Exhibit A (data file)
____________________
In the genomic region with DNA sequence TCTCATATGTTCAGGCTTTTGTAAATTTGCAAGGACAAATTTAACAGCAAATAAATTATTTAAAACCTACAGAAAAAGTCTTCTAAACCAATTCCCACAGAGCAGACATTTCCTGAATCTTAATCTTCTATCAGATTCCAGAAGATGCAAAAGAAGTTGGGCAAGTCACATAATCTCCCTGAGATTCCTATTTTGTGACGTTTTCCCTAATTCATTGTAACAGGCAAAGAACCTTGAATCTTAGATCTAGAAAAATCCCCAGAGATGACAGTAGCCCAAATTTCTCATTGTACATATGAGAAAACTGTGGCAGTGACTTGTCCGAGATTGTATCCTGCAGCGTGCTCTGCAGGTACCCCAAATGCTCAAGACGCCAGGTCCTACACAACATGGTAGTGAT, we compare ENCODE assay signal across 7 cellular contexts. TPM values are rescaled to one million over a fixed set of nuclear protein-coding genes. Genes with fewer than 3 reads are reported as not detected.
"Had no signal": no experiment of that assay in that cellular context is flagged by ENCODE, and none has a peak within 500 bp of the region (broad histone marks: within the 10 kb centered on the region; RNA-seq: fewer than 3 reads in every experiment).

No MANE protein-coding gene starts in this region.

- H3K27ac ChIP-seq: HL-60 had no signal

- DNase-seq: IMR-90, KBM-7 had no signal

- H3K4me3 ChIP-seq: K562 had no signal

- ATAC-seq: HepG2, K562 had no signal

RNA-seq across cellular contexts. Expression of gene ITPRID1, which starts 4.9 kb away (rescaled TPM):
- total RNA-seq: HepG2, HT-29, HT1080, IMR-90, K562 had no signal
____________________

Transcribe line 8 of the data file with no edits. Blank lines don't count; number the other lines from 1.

RNA-seq across cellular contexts. Expression of gene ITPRID1, which starts 4.9 kb away (rescaled TPM):